In Period Two, Edwards primarily focuses on themes related to the atonement, or the “purchase” (his term) of redemption fulfilled in Jesus’ crucifixion and death. Edwards believed the life, death, and resurrection of Jesus Christ to be central to the Biblical drama of history. The Old Testament had anticipated His coming; the New Testament sought to apply His life, death, and resurrection to believers’ souls and lives. Without any doubt, Edwards viewed the Christ Event (as one of my professors winsomely used to call it) as the pin that holds all of history together as a cohesive unity. No event, no matter how small, fails to point in some way to the centrality of Christ and His cross.
In the third Triad, Period Three, Edwards not only fills out the other major portions of the New Testament drama, i.e. the Ascension of Christ and the work of the Apostles, but he also takes the work beyond the Apostolic Age, and into post-biblical history, incorporating other major events into one sweeping narrative. Thus, he appends the destruction of the Empire of Rome, the rise and corruption of the Roman Catholic Church, and exalts the work of the Protestant Reformers. He views these events as the continuing story of redemption, not at all separated from the events recounted authoritatively in Scripture. As a post-millennialist, Edwards anticipated great success in the Gospel mission of the church. As a revivalist, Edwards continually shows his fascination – even absorption – with those times in which true religion is greatly fanned into flame. Of course, Edwards believed himself to be living in such a time, and from our contemporay position of retrospective, we must agree.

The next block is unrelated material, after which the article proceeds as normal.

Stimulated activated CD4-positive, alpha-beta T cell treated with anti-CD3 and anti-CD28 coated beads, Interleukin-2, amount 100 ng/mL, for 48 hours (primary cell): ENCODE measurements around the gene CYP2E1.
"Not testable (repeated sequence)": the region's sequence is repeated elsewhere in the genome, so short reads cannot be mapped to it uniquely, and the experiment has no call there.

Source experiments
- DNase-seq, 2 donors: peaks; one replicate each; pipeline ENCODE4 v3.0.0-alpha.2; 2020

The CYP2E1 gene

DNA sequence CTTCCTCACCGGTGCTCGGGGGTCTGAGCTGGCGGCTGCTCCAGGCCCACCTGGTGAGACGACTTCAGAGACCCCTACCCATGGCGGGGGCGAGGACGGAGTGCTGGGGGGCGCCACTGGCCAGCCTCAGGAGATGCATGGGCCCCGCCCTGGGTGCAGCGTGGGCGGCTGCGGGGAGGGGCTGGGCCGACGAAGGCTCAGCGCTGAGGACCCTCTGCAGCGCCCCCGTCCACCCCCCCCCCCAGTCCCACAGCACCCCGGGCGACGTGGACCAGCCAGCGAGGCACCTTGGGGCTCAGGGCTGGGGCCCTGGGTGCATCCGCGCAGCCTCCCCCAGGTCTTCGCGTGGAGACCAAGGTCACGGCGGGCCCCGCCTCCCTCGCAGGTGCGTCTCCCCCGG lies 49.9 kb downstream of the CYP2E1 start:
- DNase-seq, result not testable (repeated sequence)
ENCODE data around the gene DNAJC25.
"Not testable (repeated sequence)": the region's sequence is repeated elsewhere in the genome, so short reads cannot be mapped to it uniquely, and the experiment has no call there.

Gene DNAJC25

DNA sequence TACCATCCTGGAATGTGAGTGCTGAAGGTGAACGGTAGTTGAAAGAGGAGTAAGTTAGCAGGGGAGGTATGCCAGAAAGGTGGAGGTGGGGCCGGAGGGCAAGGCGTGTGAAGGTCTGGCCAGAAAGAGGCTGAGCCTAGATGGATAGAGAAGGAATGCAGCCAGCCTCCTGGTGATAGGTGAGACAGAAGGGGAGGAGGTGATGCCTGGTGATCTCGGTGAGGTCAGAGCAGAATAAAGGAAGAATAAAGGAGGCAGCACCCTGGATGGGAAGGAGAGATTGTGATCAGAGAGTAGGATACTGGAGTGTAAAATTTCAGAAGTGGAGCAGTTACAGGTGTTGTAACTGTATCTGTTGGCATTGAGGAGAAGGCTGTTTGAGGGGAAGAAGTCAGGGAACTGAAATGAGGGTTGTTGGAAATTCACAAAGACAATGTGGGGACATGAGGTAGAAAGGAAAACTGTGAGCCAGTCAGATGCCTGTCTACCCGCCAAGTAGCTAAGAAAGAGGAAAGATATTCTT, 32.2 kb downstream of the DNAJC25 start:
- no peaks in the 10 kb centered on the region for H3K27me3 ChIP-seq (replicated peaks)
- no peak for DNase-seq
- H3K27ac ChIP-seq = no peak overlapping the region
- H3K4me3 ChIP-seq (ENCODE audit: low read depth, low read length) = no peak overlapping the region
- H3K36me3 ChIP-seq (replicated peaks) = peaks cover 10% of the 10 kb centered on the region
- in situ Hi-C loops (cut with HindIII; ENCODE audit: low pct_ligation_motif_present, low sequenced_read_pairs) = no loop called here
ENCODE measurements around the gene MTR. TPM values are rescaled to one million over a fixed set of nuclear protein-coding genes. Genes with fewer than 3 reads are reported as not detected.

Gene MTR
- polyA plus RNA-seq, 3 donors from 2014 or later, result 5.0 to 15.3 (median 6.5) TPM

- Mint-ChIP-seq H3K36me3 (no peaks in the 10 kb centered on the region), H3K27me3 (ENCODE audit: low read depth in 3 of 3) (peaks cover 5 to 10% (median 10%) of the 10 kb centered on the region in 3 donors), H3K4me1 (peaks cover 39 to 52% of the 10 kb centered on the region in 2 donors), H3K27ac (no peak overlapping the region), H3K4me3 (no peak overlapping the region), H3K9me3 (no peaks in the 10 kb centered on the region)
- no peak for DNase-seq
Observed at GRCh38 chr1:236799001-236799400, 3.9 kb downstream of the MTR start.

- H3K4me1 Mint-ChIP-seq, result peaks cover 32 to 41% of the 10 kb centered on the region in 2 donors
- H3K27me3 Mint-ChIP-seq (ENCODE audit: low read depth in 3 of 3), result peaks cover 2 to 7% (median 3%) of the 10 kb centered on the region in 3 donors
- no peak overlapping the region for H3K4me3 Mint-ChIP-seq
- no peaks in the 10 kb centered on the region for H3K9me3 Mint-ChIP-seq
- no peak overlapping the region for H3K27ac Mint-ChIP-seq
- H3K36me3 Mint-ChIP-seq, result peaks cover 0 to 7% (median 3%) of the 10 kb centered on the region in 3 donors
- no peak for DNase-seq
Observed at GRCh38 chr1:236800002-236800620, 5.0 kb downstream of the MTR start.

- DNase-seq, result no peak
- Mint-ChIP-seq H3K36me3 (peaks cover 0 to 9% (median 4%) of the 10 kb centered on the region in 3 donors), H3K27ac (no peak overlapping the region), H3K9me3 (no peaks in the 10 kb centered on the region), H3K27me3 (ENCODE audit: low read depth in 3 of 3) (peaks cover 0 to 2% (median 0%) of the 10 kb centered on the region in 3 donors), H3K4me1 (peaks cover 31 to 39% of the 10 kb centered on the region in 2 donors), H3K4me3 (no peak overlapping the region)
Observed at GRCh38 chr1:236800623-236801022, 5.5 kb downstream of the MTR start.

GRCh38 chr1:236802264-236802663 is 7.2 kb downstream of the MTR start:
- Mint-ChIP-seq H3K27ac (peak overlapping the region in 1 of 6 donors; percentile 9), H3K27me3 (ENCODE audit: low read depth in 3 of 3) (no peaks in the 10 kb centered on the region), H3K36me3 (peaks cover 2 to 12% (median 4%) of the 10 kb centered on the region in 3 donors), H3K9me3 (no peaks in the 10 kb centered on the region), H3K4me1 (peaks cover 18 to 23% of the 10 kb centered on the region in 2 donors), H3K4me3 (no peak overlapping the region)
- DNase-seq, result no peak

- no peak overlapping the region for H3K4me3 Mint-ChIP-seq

Throughout, there are strong motifs of spiritual warfare. However this “warfare” is not the trite, egocentric prayers for daily victory over petty sins that many believers engage in today; but rather the large-scale, cosmic conflict between God’s gloriously advancing army versus Satan’s feeble, but indefatigable resistance. The inevitable smashing of the Devil’s terrorist troops – more like guerrilla warfare than a fairly contested battlefield conflict – is a foregone conclusion, but must be played out in real-time.
As Edwards concludes the sermon series – remember: the final work was never completed as he envisioned it to be – he closes with improvements on the authority of Scripture, and warnings against apostasy and false religion (read: Roman Catholicism and “Mahomatism,” the latter already being perceived as an existential threat to Christendom). He ends with a glorious section on the joys of Heaven for those who repent and believe in the beautiful work of redemption purchased through Christ’s blood.
We are left to wonder what might have happened had Edwards finished his work and lived longer into his presidency at Princeton. Students of Reformed theology in particular and evangelicalism in general might have well become the heirs to one of the most significant works yet written in the young American Colonies. However it was not to be. If Edwards would be consistent with the premise of his own extant drafts in sermonic form, he would be compelled to admit that it was not part of God’s “grand design” for the book to ever be completed as he hoped.